of Thirteenth and Jackson streets by
four men , who wore rapidly getting the
best of him when OHicor JohifUrady put
in an appearance. The four men then
ran , and the ollieer gave chase. After a
sharp contest he succeeded in arresting
Dickinson. Jasper quietly wailed on the
corner , and when the ollieer returned
with the prisoner ho also placed Jasper
under arrest. Both men wore locked up
for the night. The other three have not
been apprehended.
A Sprinter In Court ,
Mention was made in the BUR a day erse
so ago of the foot race at Plattsmouth be
tween Leo , a local man , and Dan Ross ,
tUo Omaha sprinter. The latter suc
ceeded in beating the Plattsmouth sports
out of a considerable sum by throwing
the race to his opponent. A lawsuit , U
now appears , is to bo an outcome of the
It appears that , by the -terms of the
agreement , the winner was to receive the
money taken In at the door. Leo won
the race and' was entitled to the gate
money , and indeed it was all ho was to
get except some four or live dollars'
worth of goods to put him in trim to
run. It seonis , however , that some of
the young men who wore bilked by Ross ,
realizing that they had been sold out , col
lared the receipts and refused to give
thorn up. Leo , whogot nothing , nlthougn
ho won the race , has brought suit before
Judge Pottongor against three of the
young men to recover what was left of
the receipts after naying expenses. The
case will bo tried February It.
Injured Wliilo Coasting.
Another coasting accident occurred
yesterday which resulted in the serious
injury of a young lad. A number of boys
were coasting on Ilurnoy street , starting
at Twenty-fourth. At Twenty-third there
is a bridge over a gully , and just before
reaching it one of the sleds struck u rut
and was thrown to one side and precipi
tated over the edge. Its occupant , a
young boy , struck on his head , cutting ti
terrible gush over the temple and also
injuring ono leg. Ho was carried into a
house near by and a physician fcuin-
inoned , who dressed the wounds , The
injuries , it is thought , will not prove
Mails Youue Axilla Open ,
I wish , to inform tlio public ami ihy.
patrons that I am'open again and ready
for business at my old 'stand , 1800 Doug-
llis street. Cull and cu inc.- . . . .
Something About a Staple on Which the
Larger Part of the \7orld Subsists ,
A Tnlk AVIth n Mnii Who Knows nil
About Hlcc ntid Its Consump
tion Omnlia n 1'oor
Ill the rotunda of the Paxlon ono night
last week , a BIK : representative met Mr.
C. C. Fowler , representing the firm of
Dan Talmago's Sons , of New ITork , the
only exclusive rlco house in the world.
Mr. Fowler was in Omaha looking after
the interests of his firm , whoso agent hero
is F. W. Mecgan. In conversation with
the reporter , Mr. Fowler said :
"Omaha and vicinity is the poorest
country for the rice business that 1 know
of , and I have been wondering what is
the matter. Nearly all of the river towns
north of here are the same way , and I
can't account for It. It is very evident tome
mo that the people need to have their ap
petites cultivated in this direction , and I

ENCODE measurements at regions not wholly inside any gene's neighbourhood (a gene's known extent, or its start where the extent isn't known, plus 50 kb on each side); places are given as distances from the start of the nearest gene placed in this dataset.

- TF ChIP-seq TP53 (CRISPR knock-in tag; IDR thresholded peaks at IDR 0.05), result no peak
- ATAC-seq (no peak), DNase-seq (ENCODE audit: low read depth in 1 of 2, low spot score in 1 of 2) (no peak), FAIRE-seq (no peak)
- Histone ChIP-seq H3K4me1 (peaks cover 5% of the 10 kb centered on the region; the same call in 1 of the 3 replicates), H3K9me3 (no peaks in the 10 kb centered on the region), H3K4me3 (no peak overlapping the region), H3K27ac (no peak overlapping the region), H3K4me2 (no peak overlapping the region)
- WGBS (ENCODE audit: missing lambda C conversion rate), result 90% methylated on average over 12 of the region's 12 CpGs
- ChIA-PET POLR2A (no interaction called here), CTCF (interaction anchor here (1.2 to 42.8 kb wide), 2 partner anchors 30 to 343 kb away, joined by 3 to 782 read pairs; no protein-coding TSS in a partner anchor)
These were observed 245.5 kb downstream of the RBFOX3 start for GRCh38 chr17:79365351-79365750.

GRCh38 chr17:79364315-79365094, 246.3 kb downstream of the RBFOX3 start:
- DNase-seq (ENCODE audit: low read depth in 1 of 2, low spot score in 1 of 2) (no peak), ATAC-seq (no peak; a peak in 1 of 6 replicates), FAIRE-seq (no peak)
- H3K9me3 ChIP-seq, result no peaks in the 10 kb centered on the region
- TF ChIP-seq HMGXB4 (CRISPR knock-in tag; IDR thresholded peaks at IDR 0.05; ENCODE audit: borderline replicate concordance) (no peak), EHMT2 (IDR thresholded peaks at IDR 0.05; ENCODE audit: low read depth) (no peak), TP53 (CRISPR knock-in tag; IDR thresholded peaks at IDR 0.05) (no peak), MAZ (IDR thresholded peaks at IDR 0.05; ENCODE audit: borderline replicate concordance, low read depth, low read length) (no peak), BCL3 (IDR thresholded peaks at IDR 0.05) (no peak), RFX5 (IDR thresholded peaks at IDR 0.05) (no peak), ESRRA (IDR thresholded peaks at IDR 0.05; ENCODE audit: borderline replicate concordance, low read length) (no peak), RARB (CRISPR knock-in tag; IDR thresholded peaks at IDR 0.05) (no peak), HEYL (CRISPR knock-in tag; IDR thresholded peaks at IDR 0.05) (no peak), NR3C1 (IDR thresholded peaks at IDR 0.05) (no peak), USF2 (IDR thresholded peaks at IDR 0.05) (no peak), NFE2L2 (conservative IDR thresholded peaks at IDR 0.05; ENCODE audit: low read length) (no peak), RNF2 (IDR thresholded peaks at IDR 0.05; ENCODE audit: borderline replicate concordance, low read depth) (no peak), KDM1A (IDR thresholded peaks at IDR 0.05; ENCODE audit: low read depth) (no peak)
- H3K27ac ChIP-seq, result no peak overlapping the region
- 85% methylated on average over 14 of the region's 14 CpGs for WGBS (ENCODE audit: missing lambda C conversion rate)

wish 1 could do it Why , in St. Paul th's '
week 1 sold twenty car loads , or in other
words , 1,800 barrels , which make 510,000
"St Paul must bo a great place for rice
eaters , " remarked the reporter. " .There
must be an immense settlement of Chinese
in that location. "
"Not at all , " replied the gentleman ;
"those twenty ear loads will not last very
long. Rico is a big article of consump
tion. Did it ever occur to you that by
far the larger proportion of the world's
population live on it almost exclusively ?
Well , it is a fact. There are 800,000.000 ,
souls in China , Japan , and the East
Indies who , if it were not for the rice
crop , would starve to death. Do you
know how much rice those countries pro
duce in a year ? It is something enor
mous 250,000,000,000 pounds. You may
think that is a pretty nig story , but it is
a fact. These billions of pounds are
nearly all consumed at home , too , for the
exports do not exceed 1 per cent of the
crop. In Japan alone there are 8,000,000
acres planted to rice. 1 could go on nnd
give yon these big figures until your head
would swim.
"Uutlwill tell you something about
the rice production in this country , " con-
tinned Mr. Fowler. "In the lirst place ,
its introduction here was by mistake , or
rather accident. In 101)4 ) a vessel bound
for Liverpool from Madagascar was
blown out of her course and put into the
port of Charleston , S. C. , for repairs. He-
t'oro starting cm his homeward voyage the
captain gave to ono of his friends , Land
grave Thomas Smith , a small parcel of
rough rice which was in his cook's stores ,
suggesting it might possibly grow and
afford them an additional article of
food. In a new country such a gift was
valuable. That it was so , subsequent
events proved , for the seed was planted
n Mr. Smith's garden ( now known as
Longitude lane , in the city of Charleston )
and the product carefully preserved and
distributed among the colonists , until
from this small beginning the products
increased , and during the ten years from
1720 to 1729 inclusive the exports were
4-1,081 tons.
"At that time , and for more than a cen
tury ai'terwards , rice was not used for
food extensively in this country , and most
of the orop was exported to England.
Its culture , however , spread into several
of the southern states , und the finest ar
ticle in the world was produced. Up to
the time of the breaking out of the war
the total product of rico in this country
was 20,012,400 pounds. Then if. dropped
suddenly on account of the toTrible de
vastation which that conflict produced.